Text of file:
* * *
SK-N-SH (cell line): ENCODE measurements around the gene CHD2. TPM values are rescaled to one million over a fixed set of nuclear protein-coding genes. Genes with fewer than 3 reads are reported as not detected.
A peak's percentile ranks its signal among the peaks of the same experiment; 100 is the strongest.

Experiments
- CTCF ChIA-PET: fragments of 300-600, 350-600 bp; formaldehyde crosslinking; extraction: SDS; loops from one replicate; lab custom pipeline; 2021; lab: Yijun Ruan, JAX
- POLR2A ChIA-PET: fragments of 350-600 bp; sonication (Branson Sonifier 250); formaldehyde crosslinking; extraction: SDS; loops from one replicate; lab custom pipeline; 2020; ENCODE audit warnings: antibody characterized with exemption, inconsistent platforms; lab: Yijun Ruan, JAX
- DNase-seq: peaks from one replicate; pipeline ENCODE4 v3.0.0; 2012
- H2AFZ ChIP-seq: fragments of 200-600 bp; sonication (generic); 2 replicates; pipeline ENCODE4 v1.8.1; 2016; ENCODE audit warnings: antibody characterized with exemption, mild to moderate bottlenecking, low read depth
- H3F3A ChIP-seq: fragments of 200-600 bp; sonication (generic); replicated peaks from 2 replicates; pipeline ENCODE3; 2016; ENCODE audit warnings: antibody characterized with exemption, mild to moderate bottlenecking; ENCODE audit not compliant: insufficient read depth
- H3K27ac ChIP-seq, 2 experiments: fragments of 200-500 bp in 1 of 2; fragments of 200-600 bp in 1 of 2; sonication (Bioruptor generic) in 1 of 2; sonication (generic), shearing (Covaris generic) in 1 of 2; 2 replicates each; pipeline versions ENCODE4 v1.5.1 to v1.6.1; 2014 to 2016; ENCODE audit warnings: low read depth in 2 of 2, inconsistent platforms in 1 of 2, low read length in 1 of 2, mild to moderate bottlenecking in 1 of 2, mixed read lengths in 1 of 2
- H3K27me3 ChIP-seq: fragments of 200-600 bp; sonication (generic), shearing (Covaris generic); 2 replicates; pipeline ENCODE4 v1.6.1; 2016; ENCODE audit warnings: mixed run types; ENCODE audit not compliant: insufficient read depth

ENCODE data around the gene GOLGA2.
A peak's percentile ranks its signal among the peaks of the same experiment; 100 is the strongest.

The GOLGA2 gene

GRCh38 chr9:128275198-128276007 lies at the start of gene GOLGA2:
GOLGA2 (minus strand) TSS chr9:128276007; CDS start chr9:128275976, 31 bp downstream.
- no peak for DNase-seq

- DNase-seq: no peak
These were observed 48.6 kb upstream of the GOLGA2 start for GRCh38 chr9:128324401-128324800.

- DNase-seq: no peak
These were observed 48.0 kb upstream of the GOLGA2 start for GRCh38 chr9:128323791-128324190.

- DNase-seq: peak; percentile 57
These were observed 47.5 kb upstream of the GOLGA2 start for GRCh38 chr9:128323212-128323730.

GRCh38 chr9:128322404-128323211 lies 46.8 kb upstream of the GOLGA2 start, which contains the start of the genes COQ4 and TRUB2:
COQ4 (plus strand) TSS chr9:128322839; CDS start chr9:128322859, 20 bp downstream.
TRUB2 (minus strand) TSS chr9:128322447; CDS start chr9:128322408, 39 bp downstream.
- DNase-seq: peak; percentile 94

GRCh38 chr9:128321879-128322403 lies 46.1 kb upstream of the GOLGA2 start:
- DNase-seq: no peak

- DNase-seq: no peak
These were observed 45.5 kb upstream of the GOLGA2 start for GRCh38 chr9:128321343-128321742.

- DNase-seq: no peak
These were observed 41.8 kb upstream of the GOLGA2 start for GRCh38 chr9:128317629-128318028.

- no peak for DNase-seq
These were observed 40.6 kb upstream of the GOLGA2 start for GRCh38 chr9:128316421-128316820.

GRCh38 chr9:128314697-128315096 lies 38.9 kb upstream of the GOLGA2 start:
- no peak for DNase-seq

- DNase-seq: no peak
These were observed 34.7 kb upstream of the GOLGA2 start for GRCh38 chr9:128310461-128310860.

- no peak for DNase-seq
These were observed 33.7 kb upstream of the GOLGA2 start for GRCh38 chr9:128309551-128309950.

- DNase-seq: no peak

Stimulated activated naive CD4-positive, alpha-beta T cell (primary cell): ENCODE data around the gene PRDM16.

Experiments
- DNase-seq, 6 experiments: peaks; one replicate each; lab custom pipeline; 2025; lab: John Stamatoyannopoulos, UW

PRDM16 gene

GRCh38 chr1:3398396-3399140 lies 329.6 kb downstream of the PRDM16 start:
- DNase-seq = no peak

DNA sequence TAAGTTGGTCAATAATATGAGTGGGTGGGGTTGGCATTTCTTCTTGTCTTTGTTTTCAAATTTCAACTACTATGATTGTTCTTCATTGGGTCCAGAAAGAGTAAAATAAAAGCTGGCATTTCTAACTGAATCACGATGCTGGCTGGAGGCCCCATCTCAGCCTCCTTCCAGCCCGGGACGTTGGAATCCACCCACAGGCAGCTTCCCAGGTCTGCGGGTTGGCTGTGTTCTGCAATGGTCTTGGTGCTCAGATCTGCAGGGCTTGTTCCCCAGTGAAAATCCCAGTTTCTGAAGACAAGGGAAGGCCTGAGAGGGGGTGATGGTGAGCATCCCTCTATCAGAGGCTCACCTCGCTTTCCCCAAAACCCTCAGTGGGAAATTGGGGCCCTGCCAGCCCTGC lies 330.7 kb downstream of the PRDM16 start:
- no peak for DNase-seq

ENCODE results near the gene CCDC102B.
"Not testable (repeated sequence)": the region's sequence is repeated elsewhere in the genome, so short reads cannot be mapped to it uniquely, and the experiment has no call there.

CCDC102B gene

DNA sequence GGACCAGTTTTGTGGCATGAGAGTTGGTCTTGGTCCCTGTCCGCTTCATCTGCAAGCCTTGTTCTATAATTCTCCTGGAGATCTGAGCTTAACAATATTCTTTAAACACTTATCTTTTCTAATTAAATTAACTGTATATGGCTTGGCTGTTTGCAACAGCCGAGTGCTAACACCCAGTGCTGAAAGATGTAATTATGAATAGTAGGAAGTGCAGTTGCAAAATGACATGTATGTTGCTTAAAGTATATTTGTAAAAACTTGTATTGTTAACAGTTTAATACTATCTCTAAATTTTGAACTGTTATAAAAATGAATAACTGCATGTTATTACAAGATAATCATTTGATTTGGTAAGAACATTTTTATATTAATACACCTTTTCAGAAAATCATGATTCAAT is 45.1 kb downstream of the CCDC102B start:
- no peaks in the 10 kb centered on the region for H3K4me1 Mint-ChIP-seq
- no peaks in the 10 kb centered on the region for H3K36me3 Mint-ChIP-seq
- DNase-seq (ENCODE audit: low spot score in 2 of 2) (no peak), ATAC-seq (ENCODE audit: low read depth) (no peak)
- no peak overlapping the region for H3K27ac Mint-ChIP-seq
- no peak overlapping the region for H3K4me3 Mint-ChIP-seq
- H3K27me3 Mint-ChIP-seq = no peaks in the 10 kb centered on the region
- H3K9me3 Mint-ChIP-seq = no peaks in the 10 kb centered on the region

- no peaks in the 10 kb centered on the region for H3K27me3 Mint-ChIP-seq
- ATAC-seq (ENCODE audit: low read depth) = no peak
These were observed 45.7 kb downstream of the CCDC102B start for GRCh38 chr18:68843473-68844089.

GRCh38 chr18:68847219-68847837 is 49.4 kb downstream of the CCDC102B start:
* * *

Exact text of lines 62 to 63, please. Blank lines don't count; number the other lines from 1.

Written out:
- ATAC-seq (ENCODE audit: low read depth) = no peak
These were observed 45.7 kb downstream of the CCDC102B start for GRCh38 chr18:68843473-68844089.